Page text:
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Michigan Public Service Commission Approves Disastrous Enbridge Line 5 Tunnel Permit Application

Lansing, MI – The Michigan Public Service Commission (MPSC) has granted Canadian oil giant Enbridge a permit to replace the existing Line 5 dual oil pipelines in the Straits of Mackinac with an untested underground pipeline tunnel.

Choppy waters under Mackinac bridge

In April 2021, we won an important victory when the MPSC ruled to include climate change in Enbridge's Line 5 permit hearing. Our experts' findings were clear and undeniable then as they are today: allowing this oil tunnel to be built will exacerbate the climate crisis, result in an estimated 27 million metric tons of CO2 emitted every year, and will cost tens, if not hundreds of billions of dollars in net climate impacts as a result of the added emissions. Moreover, the Commission’s decision on the ‘public need’ for the project is disputed by a recent report “Likely Market Responses to a Potential Shutdown of Line 5,” which shows the likely economic impact on a shutdown of the light crude pipeline at the Straits of Mackinac would be minimal. 

The Environmental Law & Policy Center (ELPC) represents the Michigan Climate Action Network (MiCAN) as an intervenor in Enbridge’s tunnel permit case before the Public Service Commission.

“This is not a surprise, but it is a disappointment,” said Dr. Denise Keele, Executive Director of the Michigan Climate Action Network. “The tunnel is an unnecessary and dangerous investment in new fossil fuel infrastructure. Allowing the tunnel perpetuates our dependence on oil and gas and delays the transition to renewable energy the Commission says it supports. We are saddened that the Commission had so little regard for the thousands of citizens' comments opposing the tunnel and so little concern for the safety of the public from the disastrous climate change impacts extending the life of this pipeline will create.”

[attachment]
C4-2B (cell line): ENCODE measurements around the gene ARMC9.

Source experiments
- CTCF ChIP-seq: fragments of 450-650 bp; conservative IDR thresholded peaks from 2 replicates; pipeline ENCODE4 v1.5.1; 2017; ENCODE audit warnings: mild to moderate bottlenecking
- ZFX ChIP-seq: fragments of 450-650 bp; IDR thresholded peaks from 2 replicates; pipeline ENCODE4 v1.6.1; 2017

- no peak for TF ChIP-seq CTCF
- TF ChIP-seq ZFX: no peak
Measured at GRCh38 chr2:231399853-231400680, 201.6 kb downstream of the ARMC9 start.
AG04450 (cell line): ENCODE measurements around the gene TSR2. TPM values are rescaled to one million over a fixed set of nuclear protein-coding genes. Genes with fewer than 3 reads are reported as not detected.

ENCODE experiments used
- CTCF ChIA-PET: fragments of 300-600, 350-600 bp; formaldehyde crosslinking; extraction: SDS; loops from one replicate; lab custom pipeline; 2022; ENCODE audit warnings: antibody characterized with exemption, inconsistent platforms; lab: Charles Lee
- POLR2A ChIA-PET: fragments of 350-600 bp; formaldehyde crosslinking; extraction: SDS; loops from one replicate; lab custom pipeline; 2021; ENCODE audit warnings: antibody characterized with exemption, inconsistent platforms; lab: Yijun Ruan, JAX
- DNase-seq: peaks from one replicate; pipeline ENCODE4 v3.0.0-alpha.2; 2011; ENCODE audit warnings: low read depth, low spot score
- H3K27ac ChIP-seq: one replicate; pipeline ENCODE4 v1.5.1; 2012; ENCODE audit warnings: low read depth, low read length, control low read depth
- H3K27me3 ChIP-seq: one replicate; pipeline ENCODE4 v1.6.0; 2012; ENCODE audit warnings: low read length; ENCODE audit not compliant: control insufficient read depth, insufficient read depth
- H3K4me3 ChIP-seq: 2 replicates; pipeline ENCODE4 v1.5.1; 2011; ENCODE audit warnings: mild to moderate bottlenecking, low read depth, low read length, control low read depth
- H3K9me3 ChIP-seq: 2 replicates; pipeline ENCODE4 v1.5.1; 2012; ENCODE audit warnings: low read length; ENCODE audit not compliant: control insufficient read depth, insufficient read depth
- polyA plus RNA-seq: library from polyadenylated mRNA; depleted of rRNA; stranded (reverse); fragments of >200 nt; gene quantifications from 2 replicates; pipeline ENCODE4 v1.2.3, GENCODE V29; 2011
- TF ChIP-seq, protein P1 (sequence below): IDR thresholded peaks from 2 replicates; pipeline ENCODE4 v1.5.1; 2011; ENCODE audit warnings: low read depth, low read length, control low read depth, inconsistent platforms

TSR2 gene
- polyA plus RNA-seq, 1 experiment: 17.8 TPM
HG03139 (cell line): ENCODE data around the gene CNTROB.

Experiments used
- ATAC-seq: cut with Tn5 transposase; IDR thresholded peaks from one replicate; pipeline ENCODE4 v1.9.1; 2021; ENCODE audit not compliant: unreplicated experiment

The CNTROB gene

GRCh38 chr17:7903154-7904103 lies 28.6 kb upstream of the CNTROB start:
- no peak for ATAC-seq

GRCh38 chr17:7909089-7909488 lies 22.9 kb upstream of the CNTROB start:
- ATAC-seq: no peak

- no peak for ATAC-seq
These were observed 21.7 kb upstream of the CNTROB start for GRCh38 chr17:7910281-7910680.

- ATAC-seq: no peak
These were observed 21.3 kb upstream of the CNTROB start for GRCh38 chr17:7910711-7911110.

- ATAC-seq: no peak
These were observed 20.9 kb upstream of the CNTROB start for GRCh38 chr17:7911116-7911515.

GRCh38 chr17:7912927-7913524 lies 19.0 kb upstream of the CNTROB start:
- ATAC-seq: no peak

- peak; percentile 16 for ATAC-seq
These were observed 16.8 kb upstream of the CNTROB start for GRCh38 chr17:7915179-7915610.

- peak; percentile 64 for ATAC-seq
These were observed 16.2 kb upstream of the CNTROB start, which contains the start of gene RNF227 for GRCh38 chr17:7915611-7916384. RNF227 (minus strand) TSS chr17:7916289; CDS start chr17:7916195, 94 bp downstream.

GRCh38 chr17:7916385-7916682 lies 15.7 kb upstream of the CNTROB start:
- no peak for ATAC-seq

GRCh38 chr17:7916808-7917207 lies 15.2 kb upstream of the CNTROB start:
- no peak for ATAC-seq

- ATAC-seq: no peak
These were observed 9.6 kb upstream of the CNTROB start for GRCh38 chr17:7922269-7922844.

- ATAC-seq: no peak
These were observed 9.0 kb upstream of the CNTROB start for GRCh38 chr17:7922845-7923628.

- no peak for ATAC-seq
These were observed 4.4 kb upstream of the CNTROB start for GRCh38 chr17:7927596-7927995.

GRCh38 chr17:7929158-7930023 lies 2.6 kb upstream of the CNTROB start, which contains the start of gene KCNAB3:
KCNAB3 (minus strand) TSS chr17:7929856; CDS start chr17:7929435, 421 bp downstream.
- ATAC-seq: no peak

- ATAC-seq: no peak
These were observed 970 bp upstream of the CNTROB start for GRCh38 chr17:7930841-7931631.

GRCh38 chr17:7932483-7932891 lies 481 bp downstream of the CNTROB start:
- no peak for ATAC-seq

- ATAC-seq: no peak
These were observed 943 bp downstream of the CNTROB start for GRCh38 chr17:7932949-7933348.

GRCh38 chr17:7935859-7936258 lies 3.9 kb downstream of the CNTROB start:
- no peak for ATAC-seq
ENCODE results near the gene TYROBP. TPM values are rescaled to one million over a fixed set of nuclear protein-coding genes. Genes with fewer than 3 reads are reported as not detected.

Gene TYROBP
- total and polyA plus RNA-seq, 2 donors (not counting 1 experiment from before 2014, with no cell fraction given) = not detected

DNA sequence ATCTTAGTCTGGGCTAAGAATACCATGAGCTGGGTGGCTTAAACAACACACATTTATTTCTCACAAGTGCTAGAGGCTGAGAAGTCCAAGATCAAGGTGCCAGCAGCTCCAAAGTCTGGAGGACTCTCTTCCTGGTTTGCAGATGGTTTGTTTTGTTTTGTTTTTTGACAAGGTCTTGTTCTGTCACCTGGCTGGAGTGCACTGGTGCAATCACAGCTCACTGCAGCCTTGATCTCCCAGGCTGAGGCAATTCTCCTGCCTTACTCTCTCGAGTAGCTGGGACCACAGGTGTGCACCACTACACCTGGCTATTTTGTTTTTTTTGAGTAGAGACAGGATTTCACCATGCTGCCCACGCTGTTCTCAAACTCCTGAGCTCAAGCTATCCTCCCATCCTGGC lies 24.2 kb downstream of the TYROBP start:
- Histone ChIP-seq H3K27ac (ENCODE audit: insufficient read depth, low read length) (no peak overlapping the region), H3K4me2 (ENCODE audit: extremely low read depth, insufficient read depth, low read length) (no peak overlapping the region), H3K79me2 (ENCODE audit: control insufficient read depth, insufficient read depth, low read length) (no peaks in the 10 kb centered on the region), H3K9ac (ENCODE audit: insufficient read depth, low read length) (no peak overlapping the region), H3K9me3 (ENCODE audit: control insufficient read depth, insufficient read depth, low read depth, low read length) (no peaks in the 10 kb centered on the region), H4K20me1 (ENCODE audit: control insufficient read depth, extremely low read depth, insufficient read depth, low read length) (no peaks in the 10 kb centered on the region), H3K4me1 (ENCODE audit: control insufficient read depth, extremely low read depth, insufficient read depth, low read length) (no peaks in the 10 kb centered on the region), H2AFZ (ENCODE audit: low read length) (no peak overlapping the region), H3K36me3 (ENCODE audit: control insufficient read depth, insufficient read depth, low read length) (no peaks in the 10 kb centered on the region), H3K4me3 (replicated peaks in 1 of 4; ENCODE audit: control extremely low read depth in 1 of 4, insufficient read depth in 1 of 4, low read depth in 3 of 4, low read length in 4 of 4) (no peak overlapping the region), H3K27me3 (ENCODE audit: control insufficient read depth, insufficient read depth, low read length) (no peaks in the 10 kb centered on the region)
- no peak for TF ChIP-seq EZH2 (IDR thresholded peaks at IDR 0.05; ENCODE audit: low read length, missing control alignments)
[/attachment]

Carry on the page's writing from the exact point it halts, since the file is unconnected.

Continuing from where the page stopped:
“This is not the end and there may be appeals,” said Scott Strand, Managing Attorney with Environmental Law & Policy Center (ELPC). “This tunnel project cannot go forward without permits from the U.S. Army Corps of Engineers, and that is not going to happen for years, if it happens at all. The tunnel also needs permits from the Department of Environment, Great Lakes, and Energy, and those issues are on appeal. The federal court in Wisconsin has ordered Line 5 shut down in less than three years. And the Michigan Attorney General is still suing to shut down line 5 in state court. This battle is far from over.” 


Judith Nemes, Environmental Law & Policy Center, [email protected]; 773-892-7494

Denise Keele, Ph.D., Director Michigan Climate Action Network, [email protected]; 217-899-6959


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